Here, while alone with thee, my strength renew. 

William M. Runyan (1870 – 1957)
Composer & Hymn Text Writer

(taken from This Day: a Wesleyan Way of Prayer, by Dr. Laurence Hull Stookey)

12th Sunday in Ordinary Time

Genesis 29:15-28
Psalm 105:1-11, 45b

Romans 8:26-39
Matthew 13:31-33, 44-52

 The liturgical calendar is made up of all of the “major” seasons of the church year – and “ordinary time.” It is the stretch between Pentecost and Advent, with a few special Sundays sprinkled in here and there. And the early church leaders structured this “ordinary time” as a time for studying key stories and lessons in the scriptures. It is the “green growing season,” a time for learning new things, thinking new thoughts, examining old understandings. It’s prolonged…with lots of room for wandering through our beliefs and our faith.

And so this week, we found ourselves swimming around in continued contemplation about “expectation.” Do our Expectations shape outcomes? What happens when we give up Expectation? Are we disappointed? Surprised? At peace? It seems that we seek patterns and assign expectation based on what we’ve seen happen in similar situations.  

We don’t just have expectations for ourselves. We have them for those around us, and sometimes, even though they are unspoken, we somehow Expect others to know what we want of them. And to add another layer of difficulty, those around us have their own unspoken expectations of us they expect we will fulfill! It is amazing we stay in relationship at all sometimes!

The text from Genesis follows Jacob as he returns to his kin. Remember that Jacob has had a vision and has heard God promise him the land that he had seen. Now he has continued on the journey, seeking out his mother’s brother, Laban. He first finds Laban’s daughter, Rachel, keeping Laban’s flock. Both Rachel and Laban greet Jacob with enthusiasm. Kinship means a lot in this ancient culture. Of course, we can’t overlook the fact that Jacob finds Rachel attractive. Leah is described across various versions as “lovely,” “weak,” or “soft,” while Rachel is described as graceful and beautiful. The description is similar to that of Sarai and of Rebekah. 

Jacob asks to take Rachel as a wife, and at first, Laban seems happy to support the idea. But when the chosen night comes (7 years later), Laban slips a veiled Leah into Jacob’s arms instead. When Jacob discovers the truth (too late – he’s consummated this relationship), Laban reminds him that it would be inappropriate to give the younger before the first born. Let’s think about Jacob’s past. He stole his older brother’s birthright and tricked his blind father to receive his blessing. And he’s incensed that Laban has pulled a fast one. But he doesn’t give up (we’re learning this about Jacob). He works another seven years so that he can take Rachel as a wife (read on past the selected text – the justice he is dealt through these women and their reproduction is kind of comical and the result is ultimately the tribes of Israel.)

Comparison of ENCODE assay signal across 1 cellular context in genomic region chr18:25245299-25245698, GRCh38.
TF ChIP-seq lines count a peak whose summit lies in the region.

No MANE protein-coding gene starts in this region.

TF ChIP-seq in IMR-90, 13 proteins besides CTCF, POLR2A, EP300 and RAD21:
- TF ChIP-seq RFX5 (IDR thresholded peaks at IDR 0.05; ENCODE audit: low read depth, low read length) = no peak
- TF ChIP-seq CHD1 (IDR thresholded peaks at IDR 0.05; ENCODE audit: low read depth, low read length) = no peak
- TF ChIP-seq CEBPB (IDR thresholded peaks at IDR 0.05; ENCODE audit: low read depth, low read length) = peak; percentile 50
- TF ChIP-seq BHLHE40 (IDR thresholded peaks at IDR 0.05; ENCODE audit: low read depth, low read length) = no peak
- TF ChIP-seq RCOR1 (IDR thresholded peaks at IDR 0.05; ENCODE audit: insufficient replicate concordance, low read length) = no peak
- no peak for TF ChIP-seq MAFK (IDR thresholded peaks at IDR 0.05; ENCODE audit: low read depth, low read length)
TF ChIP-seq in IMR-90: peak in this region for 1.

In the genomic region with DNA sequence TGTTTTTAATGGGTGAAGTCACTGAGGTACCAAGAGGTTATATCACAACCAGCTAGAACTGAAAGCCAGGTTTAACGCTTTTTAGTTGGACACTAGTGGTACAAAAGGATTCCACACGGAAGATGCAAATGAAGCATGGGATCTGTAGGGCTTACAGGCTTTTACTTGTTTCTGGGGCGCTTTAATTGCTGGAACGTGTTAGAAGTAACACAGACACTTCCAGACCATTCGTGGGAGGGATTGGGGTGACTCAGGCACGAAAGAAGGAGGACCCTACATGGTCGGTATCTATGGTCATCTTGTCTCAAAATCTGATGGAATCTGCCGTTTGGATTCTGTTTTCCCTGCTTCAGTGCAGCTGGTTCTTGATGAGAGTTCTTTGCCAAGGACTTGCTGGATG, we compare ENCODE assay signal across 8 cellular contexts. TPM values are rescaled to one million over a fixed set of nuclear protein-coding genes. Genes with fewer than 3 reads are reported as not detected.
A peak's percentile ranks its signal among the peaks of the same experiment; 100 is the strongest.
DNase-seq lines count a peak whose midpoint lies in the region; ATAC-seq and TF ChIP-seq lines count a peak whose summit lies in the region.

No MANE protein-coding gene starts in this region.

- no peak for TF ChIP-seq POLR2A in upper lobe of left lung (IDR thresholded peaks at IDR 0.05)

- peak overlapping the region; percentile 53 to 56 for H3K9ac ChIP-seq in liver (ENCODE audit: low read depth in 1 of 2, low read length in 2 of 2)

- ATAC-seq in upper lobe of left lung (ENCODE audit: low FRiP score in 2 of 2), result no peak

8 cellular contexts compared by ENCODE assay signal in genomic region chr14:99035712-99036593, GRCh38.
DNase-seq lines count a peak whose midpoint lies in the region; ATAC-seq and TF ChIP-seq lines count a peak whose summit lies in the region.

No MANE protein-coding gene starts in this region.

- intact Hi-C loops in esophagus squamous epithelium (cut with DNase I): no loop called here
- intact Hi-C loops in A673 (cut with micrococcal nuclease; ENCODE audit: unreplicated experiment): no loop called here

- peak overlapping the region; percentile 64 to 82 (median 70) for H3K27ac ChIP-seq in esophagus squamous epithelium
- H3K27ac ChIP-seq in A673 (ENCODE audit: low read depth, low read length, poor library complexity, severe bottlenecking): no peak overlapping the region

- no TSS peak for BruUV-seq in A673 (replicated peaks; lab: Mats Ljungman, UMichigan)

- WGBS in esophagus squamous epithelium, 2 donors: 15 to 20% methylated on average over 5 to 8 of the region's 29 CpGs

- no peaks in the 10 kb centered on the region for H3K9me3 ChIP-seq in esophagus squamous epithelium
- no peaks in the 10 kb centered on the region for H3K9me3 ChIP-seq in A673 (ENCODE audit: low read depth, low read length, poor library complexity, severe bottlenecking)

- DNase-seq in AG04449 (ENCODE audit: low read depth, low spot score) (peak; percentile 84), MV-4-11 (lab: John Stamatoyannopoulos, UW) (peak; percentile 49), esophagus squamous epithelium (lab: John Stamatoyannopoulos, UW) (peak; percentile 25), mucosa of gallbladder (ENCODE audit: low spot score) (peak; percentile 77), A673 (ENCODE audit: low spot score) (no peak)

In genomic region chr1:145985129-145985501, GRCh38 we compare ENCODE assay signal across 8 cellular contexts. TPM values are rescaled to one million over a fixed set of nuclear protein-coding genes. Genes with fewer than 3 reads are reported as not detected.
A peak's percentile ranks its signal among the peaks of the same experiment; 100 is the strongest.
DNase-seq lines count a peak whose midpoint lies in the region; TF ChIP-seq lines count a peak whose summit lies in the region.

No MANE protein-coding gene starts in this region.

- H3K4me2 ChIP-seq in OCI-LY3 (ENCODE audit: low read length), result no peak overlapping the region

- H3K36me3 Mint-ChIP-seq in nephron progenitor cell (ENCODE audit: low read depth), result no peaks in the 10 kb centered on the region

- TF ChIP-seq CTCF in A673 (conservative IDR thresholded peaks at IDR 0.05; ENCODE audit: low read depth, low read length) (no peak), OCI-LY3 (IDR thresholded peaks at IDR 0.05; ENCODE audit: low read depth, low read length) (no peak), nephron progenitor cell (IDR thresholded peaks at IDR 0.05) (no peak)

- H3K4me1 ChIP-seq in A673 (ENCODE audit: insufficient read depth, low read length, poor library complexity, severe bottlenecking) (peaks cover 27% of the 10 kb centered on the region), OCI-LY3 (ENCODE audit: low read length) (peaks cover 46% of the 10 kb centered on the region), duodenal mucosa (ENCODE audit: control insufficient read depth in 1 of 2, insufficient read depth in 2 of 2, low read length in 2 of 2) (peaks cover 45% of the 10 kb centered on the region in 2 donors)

The psalmist is praising a God who has been faithful to the promises made to Abraham, Isaac and Jacob. Because these believers were faithful in return, God has blessed Israel.  (Now do we expect, based on some of their behaviors, these men to receive God’s blessing? Maybe yes – maybe no. They certainly had their share of shady deals.)

The selected text from Paul’s letter to the church at Rome has a couple of oft-quoted nuggets built into it. It’s good stuff. Essentially, Paul asserts that God knows the goodness in a person and is responsive to that goodness through the work of the Spirit. It is God’s understanding of our individual human nature that enables the Spirit to be present for us. And if all of this good is working behind the scenes, what can happen that is not God’s doing? So…we have expectations and they aren’t met. Is that God’s doing? And for what reason? It doesn’t seem like it can all really be for good, can it?

In the passage from Matthew we see Jesus attempting to bridge some of the gap of unspoken expectations. He is talking to a group of followers about the Kingdom of God. Notice, he does not explicitly say, “The Kingdom of God IS: ________”. He says, “The Kingdom of God is like….” and then he gives several examples. He knows is a large group some people will understand seeds, some will understand yeast, and some will understand treasure. Not everyone hears with the same set of experiences. And we can be sure not everyone walked away from this scene with the same image or understanding of the Kingdom of God. Also notice the connection that is here with the story of Jacob and his waiting…the kingdom of God is like a mustard seed…that one must wait on before it grows to maturity…the kingdom of God is like yeast…that one must be patient with to allow it to do its work…the kingdom of God is like a person who sells everything to acquire his treasure…it takes a while to sell all of your possessions and to acquire a piece of land. It seems that the kingdom of God might require some patience and perseverance and some ability to subvert one’s own timeline and expectations. Hmmmm…

Life for us has been a puzzling series of events, of forks in the road where neither path seemed to be the right one. And yet, we keep moving and we keep developing a sense of who we are and what we are called to do in this place. Our Expectations have been shattered, met, or exceeded by turn. And life goes on.

-How do you / we allow for our life working out in ways we do not expect?
-Are there ways you have had to wait for “the answer” to be revealed to you (like Jacob, or the farmer, or the baker)?
-Are you committed to God’s conclusions, or are you committed to your own?